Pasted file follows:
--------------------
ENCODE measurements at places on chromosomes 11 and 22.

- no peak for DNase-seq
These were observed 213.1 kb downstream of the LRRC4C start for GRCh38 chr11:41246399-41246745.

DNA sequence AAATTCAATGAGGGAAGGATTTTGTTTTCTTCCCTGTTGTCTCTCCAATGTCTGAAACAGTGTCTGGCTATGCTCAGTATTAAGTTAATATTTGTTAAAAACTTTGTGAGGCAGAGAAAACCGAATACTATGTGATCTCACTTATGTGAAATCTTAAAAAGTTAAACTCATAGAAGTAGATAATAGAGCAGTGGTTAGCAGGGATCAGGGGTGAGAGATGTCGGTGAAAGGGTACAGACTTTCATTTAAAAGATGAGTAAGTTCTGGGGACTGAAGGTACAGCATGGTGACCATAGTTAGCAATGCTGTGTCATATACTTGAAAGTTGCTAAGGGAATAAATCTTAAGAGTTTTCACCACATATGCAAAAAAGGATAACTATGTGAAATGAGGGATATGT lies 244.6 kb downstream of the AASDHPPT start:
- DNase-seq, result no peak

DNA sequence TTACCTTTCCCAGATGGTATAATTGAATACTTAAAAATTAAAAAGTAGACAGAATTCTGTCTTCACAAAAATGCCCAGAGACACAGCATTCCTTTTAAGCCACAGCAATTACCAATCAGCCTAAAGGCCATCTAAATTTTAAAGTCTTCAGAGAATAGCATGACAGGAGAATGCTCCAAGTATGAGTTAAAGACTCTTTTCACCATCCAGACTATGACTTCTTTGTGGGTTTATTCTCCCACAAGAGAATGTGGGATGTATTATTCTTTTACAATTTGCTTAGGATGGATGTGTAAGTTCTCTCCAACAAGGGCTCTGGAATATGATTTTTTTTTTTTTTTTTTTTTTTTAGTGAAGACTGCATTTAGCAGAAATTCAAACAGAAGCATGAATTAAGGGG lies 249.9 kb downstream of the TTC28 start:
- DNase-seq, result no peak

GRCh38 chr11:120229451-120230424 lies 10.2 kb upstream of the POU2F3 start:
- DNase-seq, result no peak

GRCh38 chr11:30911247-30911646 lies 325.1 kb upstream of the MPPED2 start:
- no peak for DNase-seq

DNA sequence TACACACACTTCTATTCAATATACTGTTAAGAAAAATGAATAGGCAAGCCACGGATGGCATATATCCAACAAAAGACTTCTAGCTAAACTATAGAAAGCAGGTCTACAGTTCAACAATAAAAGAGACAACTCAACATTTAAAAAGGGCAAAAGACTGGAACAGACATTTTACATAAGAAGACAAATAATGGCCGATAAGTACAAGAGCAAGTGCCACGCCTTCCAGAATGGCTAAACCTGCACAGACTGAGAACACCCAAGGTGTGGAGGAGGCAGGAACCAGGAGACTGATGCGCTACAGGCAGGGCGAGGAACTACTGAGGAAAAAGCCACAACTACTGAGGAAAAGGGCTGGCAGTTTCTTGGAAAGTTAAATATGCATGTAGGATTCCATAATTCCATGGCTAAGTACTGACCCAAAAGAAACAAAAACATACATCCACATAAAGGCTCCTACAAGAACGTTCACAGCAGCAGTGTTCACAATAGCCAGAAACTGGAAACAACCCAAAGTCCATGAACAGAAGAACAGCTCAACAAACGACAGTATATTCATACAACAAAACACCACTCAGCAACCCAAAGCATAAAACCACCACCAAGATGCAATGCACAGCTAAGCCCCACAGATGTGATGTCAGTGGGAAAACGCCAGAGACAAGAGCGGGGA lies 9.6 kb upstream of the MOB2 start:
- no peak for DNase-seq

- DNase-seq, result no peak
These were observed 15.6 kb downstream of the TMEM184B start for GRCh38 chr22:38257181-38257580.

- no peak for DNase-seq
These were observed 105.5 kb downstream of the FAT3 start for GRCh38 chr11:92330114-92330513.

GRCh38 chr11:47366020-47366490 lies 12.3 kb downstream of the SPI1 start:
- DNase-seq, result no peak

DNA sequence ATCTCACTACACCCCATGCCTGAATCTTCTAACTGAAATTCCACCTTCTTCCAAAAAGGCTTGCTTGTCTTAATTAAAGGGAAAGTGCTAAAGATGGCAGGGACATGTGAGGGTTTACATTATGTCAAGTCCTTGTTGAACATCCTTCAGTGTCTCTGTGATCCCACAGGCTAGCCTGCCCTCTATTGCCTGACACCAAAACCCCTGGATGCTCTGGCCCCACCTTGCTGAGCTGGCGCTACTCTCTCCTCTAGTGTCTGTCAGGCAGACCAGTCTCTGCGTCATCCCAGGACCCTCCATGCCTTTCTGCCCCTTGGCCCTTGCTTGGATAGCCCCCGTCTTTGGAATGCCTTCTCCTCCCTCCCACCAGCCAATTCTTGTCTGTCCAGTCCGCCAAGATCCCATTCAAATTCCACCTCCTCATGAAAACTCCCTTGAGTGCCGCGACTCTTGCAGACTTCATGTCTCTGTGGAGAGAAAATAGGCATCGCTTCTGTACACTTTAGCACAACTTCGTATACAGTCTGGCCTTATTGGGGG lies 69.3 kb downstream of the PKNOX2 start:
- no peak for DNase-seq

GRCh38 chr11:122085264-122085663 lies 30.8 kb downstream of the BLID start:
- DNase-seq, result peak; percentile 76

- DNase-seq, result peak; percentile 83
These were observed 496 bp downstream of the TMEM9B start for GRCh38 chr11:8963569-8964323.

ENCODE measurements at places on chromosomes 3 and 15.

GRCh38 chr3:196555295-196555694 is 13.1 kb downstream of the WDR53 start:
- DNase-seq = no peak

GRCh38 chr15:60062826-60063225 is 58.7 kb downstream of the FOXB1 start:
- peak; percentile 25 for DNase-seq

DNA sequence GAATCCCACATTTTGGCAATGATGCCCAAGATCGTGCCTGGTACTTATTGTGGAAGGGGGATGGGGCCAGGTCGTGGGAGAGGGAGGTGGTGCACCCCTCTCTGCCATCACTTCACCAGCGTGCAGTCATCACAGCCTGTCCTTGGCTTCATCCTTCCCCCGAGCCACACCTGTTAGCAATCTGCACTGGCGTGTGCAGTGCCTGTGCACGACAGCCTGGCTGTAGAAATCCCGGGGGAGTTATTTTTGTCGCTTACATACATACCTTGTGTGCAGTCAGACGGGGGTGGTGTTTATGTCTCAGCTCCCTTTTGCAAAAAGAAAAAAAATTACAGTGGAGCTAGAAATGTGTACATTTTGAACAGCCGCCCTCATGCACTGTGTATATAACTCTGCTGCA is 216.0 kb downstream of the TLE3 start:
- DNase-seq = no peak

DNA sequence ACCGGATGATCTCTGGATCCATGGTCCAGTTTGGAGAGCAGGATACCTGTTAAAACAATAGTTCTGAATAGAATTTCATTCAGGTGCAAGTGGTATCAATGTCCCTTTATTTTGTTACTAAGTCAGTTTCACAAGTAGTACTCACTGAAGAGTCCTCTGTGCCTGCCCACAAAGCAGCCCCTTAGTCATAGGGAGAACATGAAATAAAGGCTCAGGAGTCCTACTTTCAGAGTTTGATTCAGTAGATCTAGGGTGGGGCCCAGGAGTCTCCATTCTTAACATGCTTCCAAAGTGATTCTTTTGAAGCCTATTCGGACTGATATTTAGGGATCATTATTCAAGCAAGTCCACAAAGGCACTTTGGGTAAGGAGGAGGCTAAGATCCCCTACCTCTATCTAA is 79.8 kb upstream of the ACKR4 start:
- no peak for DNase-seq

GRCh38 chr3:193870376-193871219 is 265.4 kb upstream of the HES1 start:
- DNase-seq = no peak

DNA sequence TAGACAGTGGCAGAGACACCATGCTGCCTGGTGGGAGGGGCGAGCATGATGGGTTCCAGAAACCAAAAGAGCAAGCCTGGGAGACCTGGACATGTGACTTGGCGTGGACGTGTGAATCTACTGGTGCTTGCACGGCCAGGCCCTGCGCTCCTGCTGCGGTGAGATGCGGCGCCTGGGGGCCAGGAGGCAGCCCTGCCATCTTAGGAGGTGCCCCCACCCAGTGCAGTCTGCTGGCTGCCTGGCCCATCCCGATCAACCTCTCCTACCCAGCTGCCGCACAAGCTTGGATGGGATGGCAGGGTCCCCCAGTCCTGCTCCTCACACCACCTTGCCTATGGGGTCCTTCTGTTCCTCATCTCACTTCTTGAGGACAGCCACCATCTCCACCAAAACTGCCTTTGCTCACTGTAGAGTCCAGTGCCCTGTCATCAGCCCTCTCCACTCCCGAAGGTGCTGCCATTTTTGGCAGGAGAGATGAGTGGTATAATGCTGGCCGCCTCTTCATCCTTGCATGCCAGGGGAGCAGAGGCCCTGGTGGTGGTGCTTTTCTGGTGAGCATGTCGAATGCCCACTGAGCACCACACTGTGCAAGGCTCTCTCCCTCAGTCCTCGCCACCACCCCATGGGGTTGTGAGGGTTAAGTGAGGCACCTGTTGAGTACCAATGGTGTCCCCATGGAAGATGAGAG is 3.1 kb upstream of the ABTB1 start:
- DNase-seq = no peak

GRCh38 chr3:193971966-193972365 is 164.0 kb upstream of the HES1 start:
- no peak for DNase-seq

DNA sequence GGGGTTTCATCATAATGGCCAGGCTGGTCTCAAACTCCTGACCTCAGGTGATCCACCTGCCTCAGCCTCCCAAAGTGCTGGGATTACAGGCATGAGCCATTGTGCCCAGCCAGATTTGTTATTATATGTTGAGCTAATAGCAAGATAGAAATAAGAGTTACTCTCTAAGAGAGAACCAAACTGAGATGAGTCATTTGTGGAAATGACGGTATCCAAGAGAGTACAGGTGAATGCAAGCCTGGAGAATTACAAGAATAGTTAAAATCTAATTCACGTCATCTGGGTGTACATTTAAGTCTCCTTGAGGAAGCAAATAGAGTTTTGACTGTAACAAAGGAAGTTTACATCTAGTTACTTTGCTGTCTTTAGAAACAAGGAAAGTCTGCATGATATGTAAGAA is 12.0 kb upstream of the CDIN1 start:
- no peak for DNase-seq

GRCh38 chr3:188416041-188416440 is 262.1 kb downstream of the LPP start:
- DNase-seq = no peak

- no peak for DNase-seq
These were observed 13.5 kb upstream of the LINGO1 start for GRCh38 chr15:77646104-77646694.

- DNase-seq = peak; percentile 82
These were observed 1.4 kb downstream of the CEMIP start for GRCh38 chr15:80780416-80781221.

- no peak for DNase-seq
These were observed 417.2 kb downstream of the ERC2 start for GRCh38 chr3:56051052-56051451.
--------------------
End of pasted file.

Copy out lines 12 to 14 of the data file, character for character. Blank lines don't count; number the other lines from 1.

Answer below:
DNA sequence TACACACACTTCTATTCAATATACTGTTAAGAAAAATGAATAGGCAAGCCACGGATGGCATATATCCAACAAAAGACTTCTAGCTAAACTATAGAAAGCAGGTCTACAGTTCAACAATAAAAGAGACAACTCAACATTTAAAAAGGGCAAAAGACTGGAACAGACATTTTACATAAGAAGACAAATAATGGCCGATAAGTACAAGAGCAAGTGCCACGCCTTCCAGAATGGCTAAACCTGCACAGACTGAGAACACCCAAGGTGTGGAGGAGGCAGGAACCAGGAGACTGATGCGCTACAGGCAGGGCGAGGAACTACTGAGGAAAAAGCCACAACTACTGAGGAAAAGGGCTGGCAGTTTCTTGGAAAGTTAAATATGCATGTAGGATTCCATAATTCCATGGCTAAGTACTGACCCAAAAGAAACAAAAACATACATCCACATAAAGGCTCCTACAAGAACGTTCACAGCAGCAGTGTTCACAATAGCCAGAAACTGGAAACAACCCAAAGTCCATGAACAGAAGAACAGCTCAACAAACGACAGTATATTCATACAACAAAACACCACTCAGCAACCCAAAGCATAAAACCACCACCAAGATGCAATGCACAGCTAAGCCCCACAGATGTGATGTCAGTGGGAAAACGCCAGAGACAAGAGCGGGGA lies 9.6 kb upstream of the MOB2 start:
- no peak for DNase-seq

- DNase-seq, result no peak